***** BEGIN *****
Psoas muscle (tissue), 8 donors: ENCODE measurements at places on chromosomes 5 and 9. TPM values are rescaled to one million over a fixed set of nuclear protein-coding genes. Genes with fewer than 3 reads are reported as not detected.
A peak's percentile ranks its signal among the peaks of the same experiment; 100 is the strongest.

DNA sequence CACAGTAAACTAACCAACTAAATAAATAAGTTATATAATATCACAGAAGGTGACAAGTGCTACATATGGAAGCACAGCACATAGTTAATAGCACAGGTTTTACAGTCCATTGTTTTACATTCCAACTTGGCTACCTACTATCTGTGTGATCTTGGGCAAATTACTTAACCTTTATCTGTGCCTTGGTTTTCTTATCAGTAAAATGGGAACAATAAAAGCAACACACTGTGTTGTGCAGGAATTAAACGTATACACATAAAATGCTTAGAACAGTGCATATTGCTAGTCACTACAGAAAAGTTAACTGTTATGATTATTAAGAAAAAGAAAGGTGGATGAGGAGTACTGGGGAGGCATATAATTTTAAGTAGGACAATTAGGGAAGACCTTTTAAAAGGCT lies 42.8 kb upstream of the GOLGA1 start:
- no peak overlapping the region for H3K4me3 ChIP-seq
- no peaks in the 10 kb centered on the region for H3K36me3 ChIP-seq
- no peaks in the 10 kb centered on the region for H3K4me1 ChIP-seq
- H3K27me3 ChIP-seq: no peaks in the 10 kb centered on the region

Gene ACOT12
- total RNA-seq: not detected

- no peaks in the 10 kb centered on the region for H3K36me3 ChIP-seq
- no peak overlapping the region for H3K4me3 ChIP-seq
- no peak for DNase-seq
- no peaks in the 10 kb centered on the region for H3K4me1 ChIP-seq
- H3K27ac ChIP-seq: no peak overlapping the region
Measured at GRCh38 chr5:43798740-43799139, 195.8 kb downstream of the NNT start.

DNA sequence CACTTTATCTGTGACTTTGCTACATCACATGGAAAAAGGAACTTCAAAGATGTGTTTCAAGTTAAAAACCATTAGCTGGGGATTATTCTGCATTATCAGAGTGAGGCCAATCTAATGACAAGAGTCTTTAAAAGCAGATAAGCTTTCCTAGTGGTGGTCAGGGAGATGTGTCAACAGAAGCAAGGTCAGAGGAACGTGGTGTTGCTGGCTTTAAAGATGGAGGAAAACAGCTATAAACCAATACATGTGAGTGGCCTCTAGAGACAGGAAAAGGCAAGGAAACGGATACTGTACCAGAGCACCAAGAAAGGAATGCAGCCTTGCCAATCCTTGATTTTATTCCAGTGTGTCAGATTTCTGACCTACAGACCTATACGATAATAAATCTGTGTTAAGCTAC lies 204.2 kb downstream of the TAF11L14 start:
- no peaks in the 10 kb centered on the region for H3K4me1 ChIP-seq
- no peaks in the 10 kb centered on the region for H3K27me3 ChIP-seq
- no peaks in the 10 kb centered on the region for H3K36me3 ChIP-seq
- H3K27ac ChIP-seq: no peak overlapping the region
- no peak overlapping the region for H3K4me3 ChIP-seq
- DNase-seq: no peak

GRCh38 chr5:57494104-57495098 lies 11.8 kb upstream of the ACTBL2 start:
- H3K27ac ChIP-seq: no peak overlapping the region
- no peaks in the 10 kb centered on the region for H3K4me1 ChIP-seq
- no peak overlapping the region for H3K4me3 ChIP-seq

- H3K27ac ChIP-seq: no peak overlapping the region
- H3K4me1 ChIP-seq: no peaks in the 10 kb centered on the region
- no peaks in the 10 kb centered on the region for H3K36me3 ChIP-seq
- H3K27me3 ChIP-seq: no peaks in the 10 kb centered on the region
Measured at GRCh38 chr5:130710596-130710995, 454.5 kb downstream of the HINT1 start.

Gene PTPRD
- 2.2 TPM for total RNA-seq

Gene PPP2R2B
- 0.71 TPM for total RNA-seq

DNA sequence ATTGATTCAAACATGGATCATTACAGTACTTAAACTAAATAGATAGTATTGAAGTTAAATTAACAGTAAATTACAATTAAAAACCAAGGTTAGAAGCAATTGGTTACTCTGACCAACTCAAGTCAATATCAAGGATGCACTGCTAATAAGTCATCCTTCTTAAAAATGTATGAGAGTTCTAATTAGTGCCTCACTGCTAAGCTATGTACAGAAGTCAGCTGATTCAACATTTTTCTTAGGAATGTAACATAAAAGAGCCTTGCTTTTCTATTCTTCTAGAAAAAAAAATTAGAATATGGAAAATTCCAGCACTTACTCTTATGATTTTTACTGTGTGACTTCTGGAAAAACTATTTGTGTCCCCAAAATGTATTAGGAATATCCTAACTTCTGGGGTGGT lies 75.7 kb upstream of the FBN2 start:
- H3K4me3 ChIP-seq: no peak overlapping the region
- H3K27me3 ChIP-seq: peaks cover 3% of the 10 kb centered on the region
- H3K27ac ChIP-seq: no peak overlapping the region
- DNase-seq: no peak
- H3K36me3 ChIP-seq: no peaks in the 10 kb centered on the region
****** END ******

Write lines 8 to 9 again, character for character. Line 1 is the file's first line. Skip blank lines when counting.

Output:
Gene ACOT12
- total RNA-seq: not detected